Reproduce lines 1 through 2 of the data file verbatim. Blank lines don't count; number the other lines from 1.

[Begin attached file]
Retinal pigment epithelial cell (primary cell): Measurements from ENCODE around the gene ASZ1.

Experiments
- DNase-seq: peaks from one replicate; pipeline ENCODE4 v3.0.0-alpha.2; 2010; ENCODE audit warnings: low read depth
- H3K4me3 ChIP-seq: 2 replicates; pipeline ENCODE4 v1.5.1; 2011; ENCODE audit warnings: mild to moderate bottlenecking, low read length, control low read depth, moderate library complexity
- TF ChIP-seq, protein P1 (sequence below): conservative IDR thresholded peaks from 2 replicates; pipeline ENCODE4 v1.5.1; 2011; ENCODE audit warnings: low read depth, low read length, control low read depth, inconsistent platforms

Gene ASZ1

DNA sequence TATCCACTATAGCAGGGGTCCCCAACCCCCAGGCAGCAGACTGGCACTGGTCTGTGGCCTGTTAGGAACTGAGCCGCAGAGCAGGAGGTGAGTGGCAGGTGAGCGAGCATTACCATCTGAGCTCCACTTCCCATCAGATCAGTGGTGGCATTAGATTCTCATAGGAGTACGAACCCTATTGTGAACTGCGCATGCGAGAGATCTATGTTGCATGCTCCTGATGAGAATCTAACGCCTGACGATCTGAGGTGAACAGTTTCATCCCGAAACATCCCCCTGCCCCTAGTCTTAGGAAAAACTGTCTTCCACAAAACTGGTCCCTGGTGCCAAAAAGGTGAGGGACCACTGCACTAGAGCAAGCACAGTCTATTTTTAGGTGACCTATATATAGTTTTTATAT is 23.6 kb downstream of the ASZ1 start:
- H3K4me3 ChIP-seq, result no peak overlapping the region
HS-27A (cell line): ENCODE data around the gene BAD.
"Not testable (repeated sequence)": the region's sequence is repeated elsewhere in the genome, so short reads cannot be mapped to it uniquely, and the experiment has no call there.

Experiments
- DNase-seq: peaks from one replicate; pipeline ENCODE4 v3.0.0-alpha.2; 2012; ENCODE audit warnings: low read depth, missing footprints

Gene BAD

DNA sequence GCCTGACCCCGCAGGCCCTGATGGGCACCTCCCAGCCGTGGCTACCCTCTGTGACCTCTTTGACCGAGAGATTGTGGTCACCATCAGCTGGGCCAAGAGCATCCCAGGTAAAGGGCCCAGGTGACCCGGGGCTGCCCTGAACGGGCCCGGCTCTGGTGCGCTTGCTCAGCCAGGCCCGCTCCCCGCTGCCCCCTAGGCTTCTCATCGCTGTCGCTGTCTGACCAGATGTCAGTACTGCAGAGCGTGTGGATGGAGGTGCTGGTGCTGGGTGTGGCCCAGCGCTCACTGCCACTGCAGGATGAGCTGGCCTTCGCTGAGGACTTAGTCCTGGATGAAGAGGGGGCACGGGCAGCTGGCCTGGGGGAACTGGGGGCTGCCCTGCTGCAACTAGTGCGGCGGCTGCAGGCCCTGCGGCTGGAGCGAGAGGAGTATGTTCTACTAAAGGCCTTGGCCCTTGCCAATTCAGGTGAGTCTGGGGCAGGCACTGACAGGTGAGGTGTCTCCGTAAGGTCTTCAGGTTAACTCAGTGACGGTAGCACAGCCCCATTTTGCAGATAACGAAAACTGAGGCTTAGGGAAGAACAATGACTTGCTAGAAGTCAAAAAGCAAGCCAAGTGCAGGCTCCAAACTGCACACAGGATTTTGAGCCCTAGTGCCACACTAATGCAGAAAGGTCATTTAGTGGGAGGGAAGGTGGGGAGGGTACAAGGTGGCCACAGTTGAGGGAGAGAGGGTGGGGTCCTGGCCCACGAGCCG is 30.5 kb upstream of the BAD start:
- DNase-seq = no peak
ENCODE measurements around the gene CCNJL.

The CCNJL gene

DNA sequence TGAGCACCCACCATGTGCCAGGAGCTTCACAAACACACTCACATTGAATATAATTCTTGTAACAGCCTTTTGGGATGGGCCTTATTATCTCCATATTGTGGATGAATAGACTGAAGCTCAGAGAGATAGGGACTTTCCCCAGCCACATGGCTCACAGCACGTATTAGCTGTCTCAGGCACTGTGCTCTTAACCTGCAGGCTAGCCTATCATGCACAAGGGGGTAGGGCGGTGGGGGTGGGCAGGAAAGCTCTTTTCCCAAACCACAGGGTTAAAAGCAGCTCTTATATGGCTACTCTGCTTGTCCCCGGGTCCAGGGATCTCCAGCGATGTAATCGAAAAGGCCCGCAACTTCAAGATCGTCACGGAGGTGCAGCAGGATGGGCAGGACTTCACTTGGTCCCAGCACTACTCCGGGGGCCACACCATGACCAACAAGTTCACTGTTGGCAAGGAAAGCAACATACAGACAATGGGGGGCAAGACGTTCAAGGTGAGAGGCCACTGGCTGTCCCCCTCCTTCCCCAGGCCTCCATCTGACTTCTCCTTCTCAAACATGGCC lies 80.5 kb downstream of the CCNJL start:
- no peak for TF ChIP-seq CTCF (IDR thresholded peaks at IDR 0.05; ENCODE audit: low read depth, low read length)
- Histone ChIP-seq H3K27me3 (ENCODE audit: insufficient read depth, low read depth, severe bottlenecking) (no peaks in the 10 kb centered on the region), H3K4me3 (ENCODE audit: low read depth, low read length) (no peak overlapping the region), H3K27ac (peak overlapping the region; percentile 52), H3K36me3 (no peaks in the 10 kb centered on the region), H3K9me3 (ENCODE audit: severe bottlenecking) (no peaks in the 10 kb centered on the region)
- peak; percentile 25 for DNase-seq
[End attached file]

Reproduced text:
Retinal pigment epithelial cell (primary cell): Measurements from ENCODE around the gene ASZ1.

Experiments